The female American cockroach will not retain the egg capsule for more than a day after its formation, instead dropping the capsule in some suitable site. Under some conditions it may be glued to a surface. The number of capsules produced by a female will range from 6 to 14, with each capsule con taining 14 to 16 eggs. The eggs hatch in 50 to 55 days. The American cockroach prefers dark, moist sites where it feeds on decaying organic matter. Such sites include basements, kitchens, clothes hampers, drains, bathroom plumbing or sewers. High populations have been known to develop in sewers, from where they infest households or other structures.
The brownbanded cockroach is 12 mm (1/2 inch) long, light brown, and has two lighter colored bands running across the body. These bands are located at the base of the wings and on the abdomen. The bands are much darker during the immature stages. The brownbanded female carries the egg capsule for 24 to 48 hours before gluing it to a surface. The capsule contains approximately 18 eggs that hatch in 50-74 days. An adult female produces about 18 egg capsules over a life-span of 10 months.
The brownbanded cockroach requires less moisture than other cockroaches. It is more prevalent in homes, apartments, hotels and hospital rooms than in restaurants or stores. Evidence of this cockroach may be found behind pictures, in furniture, the underside of chairs and tables, upper kitchen cabi nets or the upper shelves of closets and pantries. The brownbanded cockroach often infests electrical appliances such as radios, televisions, telephones and computers.
Bed bugs belong to the family Cimicidae and class insecta. They are flat, oval and wingless. These are reddish-brown bugs that are usually less then 7mm long, have moderately long, slender antennae, thin legs and vestigial wings in the form of stubs. Females can deposit one to five eggs a day, and may lay 200 to 500 eggs in a lifetime. Under normal room temperatures and with an adequate food supply, bed bugs can live over 300 days.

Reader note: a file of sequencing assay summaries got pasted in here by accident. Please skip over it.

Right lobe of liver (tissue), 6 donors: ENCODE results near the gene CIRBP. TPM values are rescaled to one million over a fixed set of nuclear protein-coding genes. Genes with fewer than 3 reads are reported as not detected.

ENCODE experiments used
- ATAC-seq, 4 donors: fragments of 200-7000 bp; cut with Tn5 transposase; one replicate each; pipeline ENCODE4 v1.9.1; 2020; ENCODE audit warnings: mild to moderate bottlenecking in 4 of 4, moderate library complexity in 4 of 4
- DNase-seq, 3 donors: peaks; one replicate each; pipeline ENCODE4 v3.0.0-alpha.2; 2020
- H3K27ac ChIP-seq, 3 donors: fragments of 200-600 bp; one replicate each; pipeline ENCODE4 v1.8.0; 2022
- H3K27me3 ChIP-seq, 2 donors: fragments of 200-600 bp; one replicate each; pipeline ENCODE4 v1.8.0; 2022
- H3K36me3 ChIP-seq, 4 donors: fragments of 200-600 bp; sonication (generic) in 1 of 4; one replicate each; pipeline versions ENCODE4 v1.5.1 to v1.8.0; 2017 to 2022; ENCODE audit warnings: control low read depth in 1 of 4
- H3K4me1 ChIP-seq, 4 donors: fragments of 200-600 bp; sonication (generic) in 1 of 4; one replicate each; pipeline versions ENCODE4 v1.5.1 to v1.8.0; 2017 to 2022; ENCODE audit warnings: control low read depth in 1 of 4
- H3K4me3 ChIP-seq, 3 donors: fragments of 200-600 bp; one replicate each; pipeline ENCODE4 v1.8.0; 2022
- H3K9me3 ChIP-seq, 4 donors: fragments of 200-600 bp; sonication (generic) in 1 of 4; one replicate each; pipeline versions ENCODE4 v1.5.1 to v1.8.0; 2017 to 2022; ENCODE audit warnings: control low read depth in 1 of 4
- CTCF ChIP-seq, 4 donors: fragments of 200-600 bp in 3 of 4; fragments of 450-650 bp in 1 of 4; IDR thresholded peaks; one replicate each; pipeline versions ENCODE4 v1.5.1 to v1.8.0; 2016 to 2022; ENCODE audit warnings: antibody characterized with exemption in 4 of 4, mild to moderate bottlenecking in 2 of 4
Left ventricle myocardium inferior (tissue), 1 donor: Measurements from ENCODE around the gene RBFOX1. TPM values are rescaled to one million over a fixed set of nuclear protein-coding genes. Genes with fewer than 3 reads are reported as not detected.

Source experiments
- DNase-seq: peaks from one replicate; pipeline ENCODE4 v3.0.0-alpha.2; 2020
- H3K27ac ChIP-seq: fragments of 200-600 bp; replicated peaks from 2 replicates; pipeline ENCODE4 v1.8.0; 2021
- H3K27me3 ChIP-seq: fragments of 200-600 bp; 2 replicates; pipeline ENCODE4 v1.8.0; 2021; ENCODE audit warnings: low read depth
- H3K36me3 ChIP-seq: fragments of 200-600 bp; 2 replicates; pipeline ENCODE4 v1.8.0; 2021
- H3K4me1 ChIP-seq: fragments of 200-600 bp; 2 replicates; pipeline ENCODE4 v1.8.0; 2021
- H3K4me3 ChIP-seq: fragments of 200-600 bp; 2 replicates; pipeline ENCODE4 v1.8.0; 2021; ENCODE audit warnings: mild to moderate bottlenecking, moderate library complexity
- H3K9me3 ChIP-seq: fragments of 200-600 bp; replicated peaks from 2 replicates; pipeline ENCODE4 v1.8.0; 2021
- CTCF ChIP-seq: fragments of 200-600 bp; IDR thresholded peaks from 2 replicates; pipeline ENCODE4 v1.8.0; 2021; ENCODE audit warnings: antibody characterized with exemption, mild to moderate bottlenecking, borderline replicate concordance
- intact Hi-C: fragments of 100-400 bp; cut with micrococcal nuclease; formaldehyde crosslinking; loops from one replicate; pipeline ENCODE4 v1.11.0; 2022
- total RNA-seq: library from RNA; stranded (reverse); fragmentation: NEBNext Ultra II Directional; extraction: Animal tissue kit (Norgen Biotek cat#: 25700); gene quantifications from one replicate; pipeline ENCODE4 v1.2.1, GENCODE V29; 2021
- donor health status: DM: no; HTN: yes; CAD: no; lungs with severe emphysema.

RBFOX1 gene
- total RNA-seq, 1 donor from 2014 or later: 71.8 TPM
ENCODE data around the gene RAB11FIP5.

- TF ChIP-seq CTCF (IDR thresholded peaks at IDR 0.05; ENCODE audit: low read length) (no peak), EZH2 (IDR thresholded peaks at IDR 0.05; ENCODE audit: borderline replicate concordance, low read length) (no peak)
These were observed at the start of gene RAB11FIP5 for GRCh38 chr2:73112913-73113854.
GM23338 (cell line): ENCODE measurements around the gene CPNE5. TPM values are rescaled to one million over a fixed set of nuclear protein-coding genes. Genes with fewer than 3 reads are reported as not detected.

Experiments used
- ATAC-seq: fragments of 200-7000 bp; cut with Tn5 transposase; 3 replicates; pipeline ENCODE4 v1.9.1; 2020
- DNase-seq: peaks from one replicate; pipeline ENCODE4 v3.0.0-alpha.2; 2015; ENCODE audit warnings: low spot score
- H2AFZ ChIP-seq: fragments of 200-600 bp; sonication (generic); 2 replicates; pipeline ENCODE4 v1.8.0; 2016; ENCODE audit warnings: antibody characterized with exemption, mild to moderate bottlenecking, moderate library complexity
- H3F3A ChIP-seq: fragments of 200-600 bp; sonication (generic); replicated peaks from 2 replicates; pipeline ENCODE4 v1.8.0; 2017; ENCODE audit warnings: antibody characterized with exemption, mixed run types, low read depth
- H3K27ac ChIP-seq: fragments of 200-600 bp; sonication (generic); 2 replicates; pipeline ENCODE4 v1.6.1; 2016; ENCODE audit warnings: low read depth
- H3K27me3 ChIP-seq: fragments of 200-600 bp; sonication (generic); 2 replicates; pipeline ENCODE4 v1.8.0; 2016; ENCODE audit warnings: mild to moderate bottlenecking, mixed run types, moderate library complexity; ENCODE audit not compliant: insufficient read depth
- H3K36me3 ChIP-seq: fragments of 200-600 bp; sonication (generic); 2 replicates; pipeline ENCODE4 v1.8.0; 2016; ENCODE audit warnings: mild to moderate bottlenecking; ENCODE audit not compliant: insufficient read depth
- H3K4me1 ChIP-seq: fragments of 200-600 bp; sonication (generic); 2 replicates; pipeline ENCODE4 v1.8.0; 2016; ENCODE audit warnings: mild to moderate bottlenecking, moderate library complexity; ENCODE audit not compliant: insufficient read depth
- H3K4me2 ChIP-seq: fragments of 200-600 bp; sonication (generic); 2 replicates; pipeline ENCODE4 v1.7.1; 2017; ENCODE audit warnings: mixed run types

They can run surprisingly fast. They are found in human habitations, particularly bedrooms and feed upon human blood. Lacking human blood, this insect will feed on the blood of rats, mice, rabbits or chickens. It can survive without food for up to 15 months. The bed bug is not known to transmit any human diseases. Bed bugs were brought to North America by early colonists. Elimination of bed bugs from a structure is unlike any other pest control challenge. It requires joint efforts of the client and the pest management expert. Through preparation of the site by the client, a thorough inspection, precise and targeted treatment of the bug harborage sites are the key to successful bed bug control.The bed bug is not known to transmit any human diseases. Bed bugs were brought to North America by early colonists. Elimination of bed bugs from a structure is unlike any other pest control challenge. It requires joint efforts of the client and the pest management expert. Through preparation of the site by the client, a thorough inspection, precise and targeted treatment of the bug harborage sites are the key to successful bed bug control.
An adult rat can squeeze into your home through a hole as small as the size of a quarter. Rats can live for up to 18 months, but most die before they are one year old. They have strong teeth that allow them to chew through glass, cinderblock, wire, aluminum and lead. Smell, taste, touch and sound help direct them to their food sources.
Rats are also responsible for spreading Bubonic Plague, also known as the "Black Death". Although fleas are primarily responsible for infecting humans, they were originally infected with the plague by feeding on the blood of rats.
Norway rats eat a wide variety of foods but mostly prefer cereal grains, meats, fish, nuts, and some fruits.
When Norway rats invade buildings, they usually remain in the basement or ground floor. They also live in fields, farms, woodpiles and buildings. Their nests are usually lined with shredded paper or cloth. These rats are known for the damage they cause by chewing on materials, urinating on food and eating stored foods. They have also been known to chew on wires, which can cause fires to start. They also carry disease and ectoparasites. Rats will also attack both animals and humans. Human babies and even adults have been killed in rat attacks.